The Dominican Republic’s Lengthy History of Human Rights Violations

As far back as 1999, the Organization of American States (OAS) strongly criticized the Dominican Republic’s use of preventive detention for infringing on due process rights, as well as “prolonged detention cases” which violate “the right of presumption of innocence guaranteed by Article 8(2)” of the American Convention on Human Rights.

The OAS Inter-American Commission on Human Rights (IACHR) noted in its 1999 report that 70 percent of prisoners were detained in preventive detention in September 1999. In 2005 the Washington Post reported that “most of those held in preventive detention never see a courtroom.”

In 25 Years, Nothing Has Changed

An April 2023 report from the Dominican legal aid agency National Office of Public Defense (ONDP) shows that in 24 years, nothing has changed – up to 70 percent of all detainees in DR prisons are currently behind bars under an order of “preventive prison” – detained for months or years without knowing the charges and much less the evidence against them.

Worse yet, the DR’s prisons at 164 percent capacity, and detainees without access to due process face “cruel, inhuman, degrading treatment and lack of access to medical care,” according to ONDP director Rodolfo Valentín Santos.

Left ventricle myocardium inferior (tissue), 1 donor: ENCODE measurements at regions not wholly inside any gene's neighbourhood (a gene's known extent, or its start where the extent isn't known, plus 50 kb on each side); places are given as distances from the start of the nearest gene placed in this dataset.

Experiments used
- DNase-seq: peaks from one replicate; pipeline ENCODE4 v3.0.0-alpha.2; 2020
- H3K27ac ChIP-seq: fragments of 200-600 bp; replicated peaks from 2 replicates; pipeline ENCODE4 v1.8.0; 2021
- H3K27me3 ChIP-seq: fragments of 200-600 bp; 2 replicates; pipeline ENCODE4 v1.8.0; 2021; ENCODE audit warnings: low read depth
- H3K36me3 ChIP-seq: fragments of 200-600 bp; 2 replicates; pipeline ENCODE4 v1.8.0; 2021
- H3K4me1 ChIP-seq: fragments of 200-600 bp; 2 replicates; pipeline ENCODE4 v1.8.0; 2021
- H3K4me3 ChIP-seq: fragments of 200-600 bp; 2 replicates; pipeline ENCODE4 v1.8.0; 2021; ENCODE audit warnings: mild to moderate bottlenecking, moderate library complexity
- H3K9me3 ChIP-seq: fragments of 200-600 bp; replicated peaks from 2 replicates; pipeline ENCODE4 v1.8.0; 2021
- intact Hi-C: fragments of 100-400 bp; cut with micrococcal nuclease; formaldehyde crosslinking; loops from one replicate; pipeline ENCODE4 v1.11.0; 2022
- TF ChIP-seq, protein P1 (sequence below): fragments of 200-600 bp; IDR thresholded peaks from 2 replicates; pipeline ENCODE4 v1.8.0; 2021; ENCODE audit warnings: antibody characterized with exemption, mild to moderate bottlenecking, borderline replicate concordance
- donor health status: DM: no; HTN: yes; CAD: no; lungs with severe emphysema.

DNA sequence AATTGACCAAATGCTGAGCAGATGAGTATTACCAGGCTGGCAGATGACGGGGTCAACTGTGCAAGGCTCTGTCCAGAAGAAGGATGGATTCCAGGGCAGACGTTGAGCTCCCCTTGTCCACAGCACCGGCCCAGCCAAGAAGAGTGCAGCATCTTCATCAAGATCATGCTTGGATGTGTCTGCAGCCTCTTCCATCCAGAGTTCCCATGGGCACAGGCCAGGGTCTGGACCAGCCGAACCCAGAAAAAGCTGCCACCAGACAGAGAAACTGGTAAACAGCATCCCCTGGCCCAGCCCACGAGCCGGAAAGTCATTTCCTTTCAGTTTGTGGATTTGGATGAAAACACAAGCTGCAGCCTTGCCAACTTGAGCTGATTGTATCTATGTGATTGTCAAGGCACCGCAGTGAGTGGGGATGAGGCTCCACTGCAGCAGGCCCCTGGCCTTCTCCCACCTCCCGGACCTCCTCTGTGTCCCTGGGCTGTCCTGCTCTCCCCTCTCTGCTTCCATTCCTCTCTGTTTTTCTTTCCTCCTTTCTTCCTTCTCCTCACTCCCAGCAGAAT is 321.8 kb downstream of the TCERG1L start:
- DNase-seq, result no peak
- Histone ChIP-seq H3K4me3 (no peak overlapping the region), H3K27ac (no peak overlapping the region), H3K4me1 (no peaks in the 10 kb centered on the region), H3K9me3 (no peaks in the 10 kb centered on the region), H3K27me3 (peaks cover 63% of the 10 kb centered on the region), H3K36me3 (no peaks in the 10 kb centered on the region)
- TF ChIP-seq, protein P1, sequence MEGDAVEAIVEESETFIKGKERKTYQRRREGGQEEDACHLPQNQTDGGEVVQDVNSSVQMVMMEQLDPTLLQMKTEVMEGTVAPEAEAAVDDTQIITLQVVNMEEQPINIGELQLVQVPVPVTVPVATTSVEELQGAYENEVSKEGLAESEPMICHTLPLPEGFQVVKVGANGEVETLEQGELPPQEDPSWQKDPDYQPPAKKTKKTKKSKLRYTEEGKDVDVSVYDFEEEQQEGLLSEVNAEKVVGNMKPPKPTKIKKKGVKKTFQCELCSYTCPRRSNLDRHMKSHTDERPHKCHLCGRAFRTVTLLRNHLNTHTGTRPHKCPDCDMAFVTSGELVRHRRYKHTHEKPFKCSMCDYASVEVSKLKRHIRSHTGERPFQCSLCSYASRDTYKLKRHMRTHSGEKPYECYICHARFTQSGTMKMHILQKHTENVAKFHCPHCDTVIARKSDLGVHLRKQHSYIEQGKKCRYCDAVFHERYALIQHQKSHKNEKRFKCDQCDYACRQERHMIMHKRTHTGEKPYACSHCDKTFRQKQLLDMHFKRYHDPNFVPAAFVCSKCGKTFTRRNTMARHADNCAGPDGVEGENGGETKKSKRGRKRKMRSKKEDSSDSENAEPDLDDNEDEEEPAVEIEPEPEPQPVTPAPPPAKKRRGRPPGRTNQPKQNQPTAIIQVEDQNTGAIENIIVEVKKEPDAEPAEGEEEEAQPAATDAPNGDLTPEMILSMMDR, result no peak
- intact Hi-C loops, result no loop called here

Luis Henry Molina, President of the Supreme Court of Justice in the Dominican Republic, described the humanitarian situation that exists in the DR’s prisons as “alarming” and a “constant concern for the Judiciary, as it should be for the entire state and society in general.”

In its 2022 Human Rights Report, the U.S. Embassy in the Dominican Republic put a spotlight on the dire penal situation in the DR, stating that the length of pretrial detentions often “equaled or exceeded the maximum sentence for the alleged crime, with some detentions reportedly lasting years.”

“OAS Voice Concern at Overcrowding in Prisons” Associated Press, June 19, 1997

He hasn’t been charged with anything. He hasn’t seen a judge. No one is telling him anything about when he might go to court.

For Dominican Inmates, A Long Wait for Justice
the washington post, may 22, 2005